Hawa Feminist Coalition Observes The International Day Of The Girl 2023 With An Emphasis On Child Marriage In Somalia

In commemoration of International Day of the Girl, the Hawa Feminist Coalition organized an event attended by some key young feminist activists and members of the Hawa movement. The event was held on the afternoon of October 10, 2023, a day before October 11, which is a day annually observed to advocate for the full spectrum of girls’ rights.


On this occasion, the young feminist activists focused on early marriage and how this has affected the lives of young girls in Somalia. They discussed and talked about the root causes of early marriage and the effects this has on Somali girls. This has been a sustained norm for parents to marry their daughters at a young age, partly in the belief of a better life but also due to poverty and gender inequality. Apart from the gender inequality that is deeply rooted in Somali society, there are other factors behind early marriage, which include economic burdens and poverty, as families take bridedowry as income in the marriage of their daughters.

This miserable practice has only increased in recent years, mainly as a means for families to reduce their economic problems and as a matter of survival. The everlasting conflict and political instability are also other factors that greatly contribute to early marriage. The worsening climate change, and repeated droughts in Somalia are also other drivers greatly contributing to the increase of early marriage among young girls in Somalia.


These multi-generational and gendered norms remained a means of ensuring family honor, securing economic stability, or controlling female sexuality. In the rural Somalia community, 9–15-year-old girls usually drop out of school early. Social norms and gender stereotypes mean that girls are not encouraged to stay in school, with the belief that marriage and child rearing are the only options available to them and should be their only aim in life. There is also a belief in the Somalia community that girls who stay in school and complete their education will find it harder to get married.


“I want people to know that just because I’m a girl doesn’t mean that I’m less favored. People should understand that we have the same capacity as boys and can do better than them if equal rights are given.” Said Sumaya Shirdon, young feminist activist and a senior member of Hawa Feminist Coalition.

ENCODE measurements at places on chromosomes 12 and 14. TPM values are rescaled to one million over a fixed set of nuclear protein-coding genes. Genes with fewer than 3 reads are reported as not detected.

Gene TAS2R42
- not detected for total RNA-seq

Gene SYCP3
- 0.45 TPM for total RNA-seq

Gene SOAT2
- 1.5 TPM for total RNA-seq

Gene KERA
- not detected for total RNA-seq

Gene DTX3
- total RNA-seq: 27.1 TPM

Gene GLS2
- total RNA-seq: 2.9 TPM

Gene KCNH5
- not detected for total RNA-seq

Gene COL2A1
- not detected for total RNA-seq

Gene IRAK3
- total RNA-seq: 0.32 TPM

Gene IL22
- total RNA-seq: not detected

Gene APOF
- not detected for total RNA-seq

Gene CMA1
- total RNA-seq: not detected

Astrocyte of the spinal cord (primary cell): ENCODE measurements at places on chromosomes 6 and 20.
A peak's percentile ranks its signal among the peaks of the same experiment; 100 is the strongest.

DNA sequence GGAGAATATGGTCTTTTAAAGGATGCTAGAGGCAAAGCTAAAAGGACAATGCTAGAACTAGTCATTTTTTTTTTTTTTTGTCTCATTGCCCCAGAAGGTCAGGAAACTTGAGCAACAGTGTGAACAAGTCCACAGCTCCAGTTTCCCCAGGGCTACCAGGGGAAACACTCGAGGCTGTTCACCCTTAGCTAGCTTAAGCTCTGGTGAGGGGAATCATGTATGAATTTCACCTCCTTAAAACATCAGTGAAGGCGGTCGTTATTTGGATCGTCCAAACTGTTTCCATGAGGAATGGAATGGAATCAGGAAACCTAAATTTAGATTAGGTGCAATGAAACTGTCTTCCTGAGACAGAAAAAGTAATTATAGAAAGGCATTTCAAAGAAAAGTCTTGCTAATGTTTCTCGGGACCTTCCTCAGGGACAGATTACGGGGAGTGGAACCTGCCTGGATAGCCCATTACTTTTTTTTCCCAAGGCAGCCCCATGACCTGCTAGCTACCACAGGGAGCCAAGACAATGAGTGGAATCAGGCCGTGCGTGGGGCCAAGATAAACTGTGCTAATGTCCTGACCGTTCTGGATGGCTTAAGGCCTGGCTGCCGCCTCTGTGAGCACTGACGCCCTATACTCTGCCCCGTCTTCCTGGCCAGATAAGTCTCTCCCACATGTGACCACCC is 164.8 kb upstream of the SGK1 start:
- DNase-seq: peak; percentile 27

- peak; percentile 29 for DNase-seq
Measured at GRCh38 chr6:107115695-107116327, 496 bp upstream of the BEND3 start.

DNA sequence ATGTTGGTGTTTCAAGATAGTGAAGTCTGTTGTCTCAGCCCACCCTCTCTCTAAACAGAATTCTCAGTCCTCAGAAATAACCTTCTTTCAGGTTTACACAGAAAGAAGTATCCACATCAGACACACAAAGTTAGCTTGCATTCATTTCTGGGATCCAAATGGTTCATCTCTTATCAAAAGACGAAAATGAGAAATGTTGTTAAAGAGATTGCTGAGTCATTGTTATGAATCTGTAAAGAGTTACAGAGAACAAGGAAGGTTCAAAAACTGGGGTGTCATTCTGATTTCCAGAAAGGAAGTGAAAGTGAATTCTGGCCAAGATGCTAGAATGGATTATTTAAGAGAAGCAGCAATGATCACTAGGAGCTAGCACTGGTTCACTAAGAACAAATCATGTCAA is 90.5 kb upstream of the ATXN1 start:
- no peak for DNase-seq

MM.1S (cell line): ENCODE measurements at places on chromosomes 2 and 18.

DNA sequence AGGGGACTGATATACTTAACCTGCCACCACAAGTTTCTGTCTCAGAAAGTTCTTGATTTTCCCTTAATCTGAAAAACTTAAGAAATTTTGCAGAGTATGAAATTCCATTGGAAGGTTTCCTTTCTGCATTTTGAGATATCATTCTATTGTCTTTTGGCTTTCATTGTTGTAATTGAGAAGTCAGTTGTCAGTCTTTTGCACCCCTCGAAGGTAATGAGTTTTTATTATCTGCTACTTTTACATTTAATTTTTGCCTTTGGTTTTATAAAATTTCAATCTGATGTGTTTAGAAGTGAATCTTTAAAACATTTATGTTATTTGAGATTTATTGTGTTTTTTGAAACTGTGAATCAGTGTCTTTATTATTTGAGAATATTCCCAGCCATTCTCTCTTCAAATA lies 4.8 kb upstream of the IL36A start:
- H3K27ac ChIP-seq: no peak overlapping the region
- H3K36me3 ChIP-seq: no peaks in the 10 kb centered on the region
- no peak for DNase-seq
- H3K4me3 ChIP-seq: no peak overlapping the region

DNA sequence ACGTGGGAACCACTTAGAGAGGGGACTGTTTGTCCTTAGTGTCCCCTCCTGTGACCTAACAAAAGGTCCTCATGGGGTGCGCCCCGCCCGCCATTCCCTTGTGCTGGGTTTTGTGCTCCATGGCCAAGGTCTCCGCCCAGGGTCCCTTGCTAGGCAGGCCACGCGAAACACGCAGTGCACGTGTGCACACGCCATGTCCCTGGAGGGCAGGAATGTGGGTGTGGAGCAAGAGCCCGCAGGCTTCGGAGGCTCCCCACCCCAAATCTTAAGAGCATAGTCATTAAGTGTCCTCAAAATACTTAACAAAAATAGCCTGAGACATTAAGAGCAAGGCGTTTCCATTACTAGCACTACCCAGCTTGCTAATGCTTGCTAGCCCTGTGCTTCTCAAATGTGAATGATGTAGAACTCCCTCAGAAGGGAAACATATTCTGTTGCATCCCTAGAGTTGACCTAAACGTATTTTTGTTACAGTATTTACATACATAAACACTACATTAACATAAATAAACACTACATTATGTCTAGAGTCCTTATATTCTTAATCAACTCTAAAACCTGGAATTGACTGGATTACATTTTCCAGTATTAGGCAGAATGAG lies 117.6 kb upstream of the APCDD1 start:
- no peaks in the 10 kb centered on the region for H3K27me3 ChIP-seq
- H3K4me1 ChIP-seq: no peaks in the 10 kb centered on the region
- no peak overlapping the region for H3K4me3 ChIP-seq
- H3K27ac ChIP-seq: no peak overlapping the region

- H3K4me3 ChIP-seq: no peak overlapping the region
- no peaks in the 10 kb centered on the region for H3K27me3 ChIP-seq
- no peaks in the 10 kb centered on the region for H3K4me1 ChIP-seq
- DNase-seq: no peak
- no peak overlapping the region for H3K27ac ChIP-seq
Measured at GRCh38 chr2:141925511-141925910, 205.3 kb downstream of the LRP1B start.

“There are many girls who are not as brave as I am, but I like to appeal to all girls in Somalia to not be silent about the problems they are facing. If you don’t speak up and claim your rights, no one will speak up for you.” Said Fatima Farah, a young feminist activist.


The effects of early marriage undermine girls’ and young women’s health, psychosocial wellbeing, and overall quality of life. Early marriage could also lead to other high-risk behaviors, such as smoking and alcohol consumption. Ikran Hassan, a young feminist activist, briefly presented a study that she had conducted earlier, which shows that more than 50% of the young women addicted to drugs and chewing Khat in Somalia were married at a young age.

Days before the International Day of the Girl, there has been a young woman suffering serious mental illness as a result of being physically and sexually abused by her husband. This news was widely circulated on social media, which saddened the Somali people. This is a prime example of the effects of early marriage among girls and has been a good example that attracted many people who condemned the practice and called for a total ban on early marriage in Somalia.


“If you visit the mental health centers across Somalia, you can see many young women suffering mental problems as result of early marriage.” Said Amina, a young feminist activist and MPHS worker.

“I encourage every girl who faces the consequences of early marriage to stand up for saving other girls from this kind of evil practice. Don’t stay silent on these atrocities against girls.” Said Fosia Dahir, a young feminist and member of Hawa Feminist Coalition.


“I ask every girl to share her story publicly; this is the best way we can stop the early marriage practice in Somalia.…..” Said Mariam Abdullahi
.

This was significant occasion marked the rise of young feminist activists who vocalized their firm opposition to early marriage and demanded the immediate end of such practices.